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Antioch Veterinary Hospital
5151 Deer Valley Road
Antioch, CA 94531

Owners: Howard Schutzman, DVM, and Arnold Gutlaizer, DVM
Associates: 3 full time
Hospital team: 13 full time, 5 part time
Practice type: 100 percent small animal
Building size: 6,035 square feet
Parking spaces: 63 total client and staff, plus 4 handicap
Construction: $1.1 million (building only, excludes land purchase, landscaping, parking lot, etc.)
Site improvement: $377,953
Professional fees: $171,669
Equipment: $392,000
Furnishings: $15,000
Computers: $61,000
Year built: 2011

Primary architect:
Don Stirling
Stirling Architects Inc.
1145 Second Street
Brentwood, CA 94513
(925) 634-0095
Fax: (925) 226-4816
[email protected]

Consulting architect:

Dan Chapel
Chapel Associates Architects
25 Rahling Circle, Suite B
Little Rock, AR 72223
(501) 821-6767
Fax: (501) 821-6769
[email protected]

Interior designer:

Wendi Zampino
Home Systems,
a Zampino Associates Corp.
3404 Hall Lane
Lafayette, CA 94549
(925) 283-6638
Fax: 925-283-6618
[email protected]

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Come on in: Here's the side view of the reception island, complete with natural quartz countertops and a slate tile accent wall behind it. Recyled ceiling tile in use in the lobby and treatment area.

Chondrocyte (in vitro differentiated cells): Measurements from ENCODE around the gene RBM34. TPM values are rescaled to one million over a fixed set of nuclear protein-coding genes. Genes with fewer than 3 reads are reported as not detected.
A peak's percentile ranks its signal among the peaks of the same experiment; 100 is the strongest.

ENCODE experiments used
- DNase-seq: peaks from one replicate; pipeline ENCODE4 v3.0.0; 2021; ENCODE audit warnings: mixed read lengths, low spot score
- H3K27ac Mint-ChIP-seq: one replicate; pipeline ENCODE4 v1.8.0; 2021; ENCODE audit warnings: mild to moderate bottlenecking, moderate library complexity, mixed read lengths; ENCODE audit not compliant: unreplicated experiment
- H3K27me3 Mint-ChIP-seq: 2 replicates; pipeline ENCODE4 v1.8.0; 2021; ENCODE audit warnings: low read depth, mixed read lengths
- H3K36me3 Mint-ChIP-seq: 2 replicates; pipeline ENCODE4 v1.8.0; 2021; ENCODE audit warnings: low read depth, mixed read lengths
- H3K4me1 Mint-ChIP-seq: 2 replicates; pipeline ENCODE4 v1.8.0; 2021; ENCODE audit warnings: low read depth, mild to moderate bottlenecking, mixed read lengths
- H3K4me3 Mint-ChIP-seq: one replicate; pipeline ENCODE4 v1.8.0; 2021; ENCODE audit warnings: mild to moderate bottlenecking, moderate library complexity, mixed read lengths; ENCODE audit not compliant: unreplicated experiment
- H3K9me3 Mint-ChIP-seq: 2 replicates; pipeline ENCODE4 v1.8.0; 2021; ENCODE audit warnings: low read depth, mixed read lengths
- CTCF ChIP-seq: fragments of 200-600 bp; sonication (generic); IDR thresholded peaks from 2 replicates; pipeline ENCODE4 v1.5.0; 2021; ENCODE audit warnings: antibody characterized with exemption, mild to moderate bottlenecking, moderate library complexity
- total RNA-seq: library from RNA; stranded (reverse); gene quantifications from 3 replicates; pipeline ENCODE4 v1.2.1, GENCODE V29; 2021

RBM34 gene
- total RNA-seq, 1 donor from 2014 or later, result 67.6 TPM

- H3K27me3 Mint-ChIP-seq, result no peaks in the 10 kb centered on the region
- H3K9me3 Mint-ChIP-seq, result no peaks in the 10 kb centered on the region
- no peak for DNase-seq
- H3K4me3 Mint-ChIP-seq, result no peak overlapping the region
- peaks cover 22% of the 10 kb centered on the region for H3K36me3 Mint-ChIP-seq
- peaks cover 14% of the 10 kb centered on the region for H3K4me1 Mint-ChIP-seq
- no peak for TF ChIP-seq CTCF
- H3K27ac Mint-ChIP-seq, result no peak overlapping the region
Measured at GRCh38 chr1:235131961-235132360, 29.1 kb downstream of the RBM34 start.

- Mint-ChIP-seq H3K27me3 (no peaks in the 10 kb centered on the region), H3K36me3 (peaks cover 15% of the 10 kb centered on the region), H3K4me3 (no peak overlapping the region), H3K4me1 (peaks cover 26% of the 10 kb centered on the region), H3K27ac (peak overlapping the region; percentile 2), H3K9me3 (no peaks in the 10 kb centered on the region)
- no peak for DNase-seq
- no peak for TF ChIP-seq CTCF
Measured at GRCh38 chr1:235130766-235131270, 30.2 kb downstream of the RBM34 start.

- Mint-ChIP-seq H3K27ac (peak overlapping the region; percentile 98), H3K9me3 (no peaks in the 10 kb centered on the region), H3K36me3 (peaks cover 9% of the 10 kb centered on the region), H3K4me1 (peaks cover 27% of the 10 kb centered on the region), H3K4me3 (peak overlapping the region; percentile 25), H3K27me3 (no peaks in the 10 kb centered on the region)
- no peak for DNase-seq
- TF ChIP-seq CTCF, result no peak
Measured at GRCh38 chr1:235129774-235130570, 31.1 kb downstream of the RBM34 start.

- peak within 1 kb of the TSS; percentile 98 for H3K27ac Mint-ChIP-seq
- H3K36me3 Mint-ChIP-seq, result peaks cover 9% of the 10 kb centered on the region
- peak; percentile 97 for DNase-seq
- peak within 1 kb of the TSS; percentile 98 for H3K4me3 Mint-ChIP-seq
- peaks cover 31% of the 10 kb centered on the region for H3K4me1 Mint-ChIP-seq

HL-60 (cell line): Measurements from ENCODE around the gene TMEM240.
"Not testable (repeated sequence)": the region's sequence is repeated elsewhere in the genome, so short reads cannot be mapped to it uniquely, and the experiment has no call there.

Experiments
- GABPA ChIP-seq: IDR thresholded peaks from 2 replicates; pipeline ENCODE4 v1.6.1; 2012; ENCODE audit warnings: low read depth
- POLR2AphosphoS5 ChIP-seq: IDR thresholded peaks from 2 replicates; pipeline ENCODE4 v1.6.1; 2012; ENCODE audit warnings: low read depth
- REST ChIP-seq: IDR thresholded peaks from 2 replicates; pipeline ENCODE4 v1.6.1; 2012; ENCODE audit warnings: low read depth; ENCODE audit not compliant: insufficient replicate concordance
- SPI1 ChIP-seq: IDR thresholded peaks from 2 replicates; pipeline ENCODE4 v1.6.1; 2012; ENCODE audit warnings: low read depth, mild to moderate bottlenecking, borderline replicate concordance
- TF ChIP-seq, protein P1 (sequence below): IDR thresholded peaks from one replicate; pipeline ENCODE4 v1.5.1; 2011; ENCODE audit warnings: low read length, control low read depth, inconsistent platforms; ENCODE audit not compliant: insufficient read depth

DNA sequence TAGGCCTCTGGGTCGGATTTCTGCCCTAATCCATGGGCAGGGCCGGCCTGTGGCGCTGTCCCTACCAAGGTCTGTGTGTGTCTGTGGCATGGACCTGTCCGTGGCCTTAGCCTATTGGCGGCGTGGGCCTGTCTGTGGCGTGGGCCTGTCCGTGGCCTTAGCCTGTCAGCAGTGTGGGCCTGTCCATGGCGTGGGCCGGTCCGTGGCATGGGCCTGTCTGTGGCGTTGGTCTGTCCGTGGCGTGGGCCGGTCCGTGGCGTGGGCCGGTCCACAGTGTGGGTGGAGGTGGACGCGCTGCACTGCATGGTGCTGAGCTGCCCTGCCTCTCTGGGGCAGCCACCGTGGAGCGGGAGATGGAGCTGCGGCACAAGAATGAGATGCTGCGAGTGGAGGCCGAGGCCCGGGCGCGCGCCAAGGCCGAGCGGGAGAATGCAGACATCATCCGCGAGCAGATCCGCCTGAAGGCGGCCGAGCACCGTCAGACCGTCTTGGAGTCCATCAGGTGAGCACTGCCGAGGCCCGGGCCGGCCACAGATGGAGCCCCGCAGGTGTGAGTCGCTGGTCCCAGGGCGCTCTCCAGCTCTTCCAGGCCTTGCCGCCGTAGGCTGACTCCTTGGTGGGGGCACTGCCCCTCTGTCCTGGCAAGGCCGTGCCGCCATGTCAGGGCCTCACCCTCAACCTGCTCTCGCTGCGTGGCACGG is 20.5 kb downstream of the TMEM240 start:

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Adoption center

Cat watch: A highlight of the reception area is the adoption center. The area features bench seating for clients and a view of cats waiting for adoption. Cage space is provided free to rescue organizations and clients who want to place pets for adoption.

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Exam room

Come in swinging: Each exam room is equipped with a swing-arm computer monitor for viewing client-education videos, digital radiographs, and live images from the video otoscope. Coved vinyl flooring with a custom pattern adds visual interest to the exam rooms.